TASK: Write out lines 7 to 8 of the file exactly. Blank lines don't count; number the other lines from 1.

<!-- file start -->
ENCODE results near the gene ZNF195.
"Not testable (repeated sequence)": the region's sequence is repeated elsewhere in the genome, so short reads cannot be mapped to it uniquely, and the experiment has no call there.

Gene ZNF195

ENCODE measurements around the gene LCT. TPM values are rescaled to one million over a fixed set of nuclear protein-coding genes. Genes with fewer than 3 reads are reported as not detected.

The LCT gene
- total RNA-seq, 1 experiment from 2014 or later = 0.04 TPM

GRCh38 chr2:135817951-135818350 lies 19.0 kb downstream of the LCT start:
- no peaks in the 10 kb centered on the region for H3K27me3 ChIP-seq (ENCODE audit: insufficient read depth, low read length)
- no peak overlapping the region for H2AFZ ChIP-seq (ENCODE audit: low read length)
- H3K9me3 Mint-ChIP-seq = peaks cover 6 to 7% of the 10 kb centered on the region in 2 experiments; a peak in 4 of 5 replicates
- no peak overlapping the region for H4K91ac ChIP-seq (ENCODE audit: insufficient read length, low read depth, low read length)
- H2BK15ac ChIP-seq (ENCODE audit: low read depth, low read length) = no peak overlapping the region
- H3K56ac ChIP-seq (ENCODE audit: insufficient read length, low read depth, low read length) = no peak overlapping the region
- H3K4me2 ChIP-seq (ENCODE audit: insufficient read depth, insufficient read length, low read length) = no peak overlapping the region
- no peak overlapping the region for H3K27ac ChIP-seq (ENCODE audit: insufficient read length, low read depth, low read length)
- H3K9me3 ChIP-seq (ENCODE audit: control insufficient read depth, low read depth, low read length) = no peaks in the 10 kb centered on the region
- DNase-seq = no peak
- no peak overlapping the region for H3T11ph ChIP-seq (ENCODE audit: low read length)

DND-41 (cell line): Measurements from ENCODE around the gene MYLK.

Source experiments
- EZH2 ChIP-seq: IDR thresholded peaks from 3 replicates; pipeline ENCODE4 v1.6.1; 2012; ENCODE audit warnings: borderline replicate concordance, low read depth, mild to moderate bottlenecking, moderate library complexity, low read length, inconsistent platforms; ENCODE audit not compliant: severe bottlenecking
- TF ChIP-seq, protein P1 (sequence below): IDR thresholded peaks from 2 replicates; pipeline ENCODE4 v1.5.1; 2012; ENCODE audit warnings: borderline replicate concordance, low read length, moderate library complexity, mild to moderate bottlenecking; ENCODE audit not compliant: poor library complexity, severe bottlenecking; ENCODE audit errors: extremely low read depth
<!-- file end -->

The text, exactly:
GRCh38 chr2:135817951-135818350 lies 19.0 kb downstream of the LCT start:
- no peaks in the 10 kb centered on the region for H3K27me3 ChIP-seq (ENCODE audit: insufficient read depth, low read length)